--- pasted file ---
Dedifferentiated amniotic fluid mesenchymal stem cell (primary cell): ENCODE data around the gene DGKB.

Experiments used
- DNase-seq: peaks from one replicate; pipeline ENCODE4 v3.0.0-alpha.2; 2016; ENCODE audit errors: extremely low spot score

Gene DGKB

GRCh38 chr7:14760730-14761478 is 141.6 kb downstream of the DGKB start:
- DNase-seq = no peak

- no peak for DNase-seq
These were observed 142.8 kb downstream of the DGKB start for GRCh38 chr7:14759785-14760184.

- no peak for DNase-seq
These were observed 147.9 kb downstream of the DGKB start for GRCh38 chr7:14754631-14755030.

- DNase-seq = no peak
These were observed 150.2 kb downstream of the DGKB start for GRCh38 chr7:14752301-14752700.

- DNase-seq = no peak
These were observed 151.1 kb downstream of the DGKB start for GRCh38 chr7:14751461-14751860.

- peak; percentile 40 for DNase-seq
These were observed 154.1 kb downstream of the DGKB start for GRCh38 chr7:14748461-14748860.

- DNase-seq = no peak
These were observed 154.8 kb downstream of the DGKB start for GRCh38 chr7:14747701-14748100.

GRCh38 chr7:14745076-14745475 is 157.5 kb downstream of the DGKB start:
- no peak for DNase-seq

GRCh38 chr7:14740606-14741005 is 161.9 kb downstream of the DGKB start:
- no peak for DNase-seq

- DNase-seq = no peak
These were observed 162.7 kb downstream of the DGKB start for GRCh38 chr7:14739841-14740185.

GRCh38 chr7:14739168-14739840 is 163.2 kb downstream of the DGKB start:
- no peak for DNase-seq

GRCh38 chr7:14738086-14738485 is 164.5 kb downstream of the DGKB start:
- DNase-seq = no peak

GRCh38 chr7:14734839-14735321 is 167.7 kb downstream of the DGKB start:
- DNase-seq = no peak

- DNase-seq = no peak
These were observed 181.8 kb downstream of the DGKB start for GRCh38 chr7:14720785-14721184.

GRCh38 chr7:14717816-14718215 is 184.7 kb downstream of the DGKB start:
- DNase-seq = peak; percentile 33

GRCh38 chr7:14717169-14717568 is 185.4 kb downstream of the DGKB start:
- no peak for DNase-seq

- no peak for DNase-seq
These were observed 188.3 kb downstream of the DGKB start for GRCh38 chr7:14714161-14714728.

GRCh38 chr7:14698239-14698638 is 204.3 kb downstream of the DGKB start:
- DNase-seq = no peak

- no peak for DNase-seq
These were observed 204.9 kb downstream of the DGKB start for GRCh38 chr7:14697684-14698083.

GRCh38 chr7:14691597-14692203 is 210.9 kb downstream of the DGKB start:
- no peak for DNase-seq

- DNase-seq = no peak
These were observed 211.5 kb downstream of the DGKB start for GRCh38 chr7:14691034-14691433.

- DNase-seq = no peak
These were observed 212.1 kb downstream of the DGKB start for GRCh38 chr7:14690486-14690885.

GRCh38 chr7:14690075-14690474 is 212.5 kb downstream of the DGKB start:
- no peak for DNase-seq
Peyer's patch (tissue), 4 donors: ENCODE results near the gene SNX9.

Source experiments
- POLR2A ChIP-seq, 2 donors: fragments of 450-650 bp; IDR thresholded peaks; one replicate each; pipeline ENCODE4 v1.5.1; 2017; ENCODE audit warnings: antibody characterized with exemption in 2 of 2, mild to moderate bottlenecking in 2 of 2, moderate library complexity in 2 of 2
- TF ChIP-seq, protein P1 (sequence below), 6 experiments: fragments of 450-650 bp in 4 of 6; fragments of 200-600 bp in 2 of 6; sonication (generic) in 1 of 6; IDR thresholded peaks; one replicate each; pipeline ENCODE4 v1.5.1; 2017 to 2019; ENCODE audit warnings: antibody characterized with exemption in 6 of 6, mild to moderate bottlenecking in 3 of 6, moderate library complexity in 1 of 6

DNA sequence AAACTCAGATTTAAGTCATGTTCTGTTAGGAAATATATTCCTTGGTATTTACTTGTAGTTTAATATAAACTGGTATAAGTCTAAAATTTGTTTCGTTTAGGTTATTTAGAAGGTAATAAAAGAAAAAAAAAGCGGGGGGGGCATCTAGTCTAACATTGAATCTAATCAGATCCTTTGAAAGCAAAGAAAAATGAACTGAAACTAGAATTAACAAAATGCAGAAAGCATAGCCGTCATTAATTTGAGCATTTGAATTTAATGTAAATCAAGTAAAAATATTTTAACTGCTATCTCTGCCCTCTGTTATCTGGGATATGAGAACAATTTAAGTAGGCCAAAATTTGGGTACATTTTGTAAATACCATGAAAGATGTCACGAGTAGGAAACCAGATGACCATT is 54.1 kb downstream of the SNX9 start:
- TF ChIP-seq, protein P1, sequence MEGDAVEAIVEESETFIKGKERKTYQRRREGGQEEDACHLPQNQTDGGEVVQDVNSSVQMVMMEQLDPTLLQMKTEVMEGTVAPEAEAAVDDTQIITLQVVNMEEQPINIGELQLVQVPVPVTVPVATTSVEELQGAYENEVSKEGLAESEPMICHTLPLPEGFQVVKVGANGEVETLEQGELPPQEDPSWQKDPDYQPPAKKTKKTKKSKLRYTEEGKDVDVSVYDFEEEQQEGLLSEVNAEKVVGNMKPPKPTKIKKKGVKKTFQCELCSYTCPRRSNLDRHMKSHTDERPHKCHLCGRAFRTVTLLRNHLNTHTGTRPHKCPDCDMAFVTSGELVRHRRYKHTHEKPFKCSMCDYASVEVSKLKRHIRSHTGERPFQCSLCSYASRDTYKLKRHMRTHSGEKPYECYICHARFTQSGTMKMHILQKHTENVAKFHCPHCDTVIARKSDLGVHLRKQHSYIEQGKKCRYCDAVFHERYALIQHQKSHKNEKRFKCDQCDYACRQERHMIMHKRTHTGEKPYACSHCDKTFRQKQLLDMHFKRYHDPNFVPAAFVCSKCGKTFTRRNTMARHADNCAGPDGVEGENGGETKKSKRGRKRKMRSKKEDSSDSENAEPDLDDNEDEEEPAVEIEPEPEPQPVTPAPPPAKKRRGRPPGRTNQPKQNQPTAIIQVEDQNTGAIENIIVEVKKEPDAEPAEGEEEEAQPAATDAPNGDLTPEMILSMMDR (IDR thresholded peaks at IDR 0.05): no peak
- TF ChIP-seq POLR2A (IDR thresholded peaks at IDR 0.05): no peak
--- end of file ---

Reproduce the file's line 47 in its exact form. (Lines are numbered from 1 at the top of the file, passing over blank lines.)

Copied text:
- DNase-seq = no peak